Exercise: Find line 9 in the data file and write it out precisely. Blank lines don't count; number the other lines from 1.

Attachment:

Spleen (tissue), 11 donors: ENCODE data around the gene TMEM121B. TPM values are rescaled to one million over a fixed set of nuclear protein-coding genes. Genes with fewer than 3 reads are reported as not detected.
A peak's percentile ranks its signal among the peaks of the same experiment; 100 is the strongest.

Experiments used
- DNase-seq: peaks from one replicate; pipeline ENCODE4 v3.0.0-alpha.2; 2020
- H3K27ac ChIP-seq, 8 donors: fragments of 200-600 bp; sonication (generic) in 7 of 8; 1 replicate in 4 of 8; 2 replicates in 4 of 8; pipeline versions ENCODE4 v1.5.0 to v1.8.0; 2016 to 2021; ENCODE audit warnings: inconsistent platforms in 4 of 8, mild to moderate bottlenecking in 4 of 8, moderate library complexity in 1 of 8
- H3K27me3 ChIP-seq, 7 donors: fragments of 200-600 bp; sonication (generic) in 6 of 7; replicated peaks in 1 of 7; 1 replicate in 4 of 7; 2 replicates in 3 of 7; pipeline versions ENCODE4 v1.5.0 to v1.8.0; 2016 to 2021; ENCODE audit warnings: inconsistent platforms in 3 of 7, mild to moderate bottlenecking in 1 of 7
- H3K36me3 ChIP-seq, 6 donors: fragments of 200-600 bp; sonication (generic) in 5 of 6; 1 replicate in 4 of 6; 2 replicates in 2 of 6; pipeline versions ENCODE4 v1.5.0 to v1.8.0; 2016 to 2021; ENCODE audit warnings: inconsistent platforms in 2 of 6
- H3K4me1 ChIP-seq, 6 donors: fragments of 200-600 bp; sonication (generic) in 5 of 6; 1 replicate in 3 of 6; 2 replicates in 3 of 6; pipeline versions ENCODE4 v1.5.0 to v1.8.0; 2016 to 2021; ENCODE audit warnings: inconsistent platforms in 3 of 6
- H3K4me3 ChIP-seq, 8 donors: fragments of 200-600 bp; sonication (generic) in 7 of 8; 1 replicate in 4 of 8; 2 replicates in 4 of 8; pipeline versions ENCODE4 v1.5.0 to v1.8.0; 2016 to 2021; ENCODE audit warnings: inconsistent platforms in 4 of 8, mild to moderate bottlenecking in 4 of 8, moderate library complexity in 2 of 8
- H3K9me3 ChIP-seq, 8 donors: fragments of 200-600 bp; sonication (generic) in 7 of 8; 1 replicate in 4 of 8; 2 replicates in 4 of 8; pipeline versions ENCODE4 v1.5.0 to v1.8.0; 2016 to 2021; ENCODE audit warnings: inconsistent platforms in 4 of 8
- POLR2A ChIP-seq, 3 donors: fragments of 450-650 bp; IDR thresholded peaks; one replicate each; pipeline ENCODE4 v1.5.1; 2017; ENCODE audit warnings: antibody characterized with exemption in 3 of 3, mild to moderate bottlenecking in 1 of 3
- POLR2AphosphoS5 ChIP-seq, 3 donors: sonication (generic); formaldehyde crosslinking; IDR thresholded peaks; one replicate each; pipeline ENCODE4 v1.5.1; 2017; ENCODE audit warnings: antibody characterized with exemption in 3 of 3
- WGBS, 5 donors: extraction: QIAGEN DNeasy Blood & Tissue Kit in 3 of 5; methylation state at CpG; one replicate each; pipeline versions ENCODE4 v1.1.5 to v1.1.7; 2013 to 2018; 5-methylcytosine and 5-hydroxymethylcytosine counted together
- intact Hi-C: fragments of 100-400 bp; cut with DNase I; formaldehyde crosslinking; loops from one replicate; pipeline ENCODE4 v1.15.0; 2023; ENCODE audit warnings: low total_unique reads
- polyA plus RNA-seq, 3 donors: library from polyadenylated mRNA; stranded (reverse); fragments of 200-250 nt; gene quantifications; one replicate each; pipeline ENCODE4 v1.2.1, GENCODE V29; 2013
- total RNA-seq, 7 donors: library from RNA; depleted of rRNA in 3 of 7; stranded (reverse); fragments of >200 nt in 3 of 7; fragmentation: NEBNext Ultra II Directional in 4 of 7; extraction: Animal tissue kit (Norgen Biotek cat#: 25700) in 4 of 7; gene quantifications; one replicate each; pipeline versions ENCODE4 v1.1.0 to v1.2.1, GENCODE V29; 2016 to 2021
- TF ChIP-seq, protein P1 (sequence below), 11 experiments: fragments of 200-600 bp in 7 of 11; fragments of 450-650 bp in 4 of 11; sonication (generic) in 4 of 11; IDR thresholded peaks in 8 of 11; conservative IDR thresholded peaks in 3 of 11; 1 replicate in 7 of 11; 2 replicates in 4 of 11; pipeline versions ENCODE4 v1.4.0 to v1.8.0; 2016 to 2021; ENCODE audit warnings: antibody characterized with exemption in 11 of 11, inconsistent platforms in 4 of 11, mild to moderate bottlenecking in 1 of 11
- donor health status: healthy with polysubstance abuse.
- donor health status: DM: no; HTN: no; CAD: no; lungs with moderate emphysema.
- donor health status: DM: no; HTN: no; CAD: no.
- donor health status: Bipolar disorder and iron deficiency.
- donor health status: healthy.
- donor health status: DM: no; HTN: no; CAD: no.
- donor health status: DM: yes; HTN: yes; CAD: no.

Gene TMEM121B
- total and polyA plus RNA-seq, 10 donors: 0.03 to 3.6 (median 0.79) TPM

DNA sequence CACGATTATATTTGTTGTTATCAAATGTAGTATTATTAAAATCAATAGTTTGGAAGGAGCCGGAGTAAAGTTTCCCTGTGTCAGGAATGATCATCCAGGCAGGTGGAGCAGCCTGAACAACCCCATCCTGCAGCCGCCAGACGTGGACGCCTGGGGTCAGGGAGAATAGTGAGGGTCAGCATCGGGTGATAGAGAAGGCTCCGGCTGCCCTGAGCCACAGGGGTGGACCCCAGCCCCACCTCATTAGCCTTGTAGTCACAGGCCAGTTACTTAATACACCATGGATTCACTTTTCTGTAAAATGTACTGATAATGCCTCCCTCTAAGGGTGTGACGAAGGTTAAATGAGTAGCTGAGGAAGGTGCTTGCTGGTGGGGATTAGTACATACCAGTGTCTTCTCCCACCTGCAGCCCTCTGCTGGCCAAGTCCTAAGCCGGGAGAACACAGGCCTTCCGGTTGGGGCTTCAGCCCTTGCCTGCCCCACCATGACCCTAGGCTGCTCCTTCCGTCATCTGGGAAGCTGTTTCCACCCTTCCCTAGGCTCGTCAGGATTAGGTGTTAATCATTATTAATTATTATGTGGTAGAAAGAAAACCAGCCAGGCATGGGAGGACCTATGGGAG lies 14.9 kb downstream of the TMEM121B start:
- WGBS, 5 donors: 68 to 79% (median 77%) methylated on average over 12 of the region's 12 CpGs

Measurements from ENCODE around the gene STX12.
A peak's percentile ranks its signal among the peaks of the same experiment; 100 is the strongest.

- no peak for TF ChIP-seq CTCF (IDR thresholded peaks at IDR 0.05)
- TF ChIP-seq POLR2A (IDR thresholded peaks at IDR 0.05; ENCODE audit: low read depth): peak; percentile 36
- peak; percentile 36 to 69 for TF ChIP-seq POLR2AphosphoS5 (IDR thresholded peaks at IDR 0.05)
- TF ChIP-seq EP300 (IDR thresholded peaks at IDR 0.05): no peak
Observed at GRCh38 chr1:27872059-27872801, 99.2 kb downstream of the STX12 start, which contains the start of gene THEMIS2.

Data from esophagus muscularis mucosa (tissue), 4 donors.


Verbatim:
- H3K4me3 ChIP-seq, 8 donors: fragments of 200-600 bp; sonication (generic) in 7 of 8; 1 replicate in 4 of 8; 2 replicates in 4 of 8; pipeline versions ENCODE4 v1.5.0 to v1.8.0; 2016 to 2021; ENCODE audit warnings: inconsistent platforms in 4 of 8, mild to moderate bottlenecking in 4 of 8, moderate library complexity in 2 of 8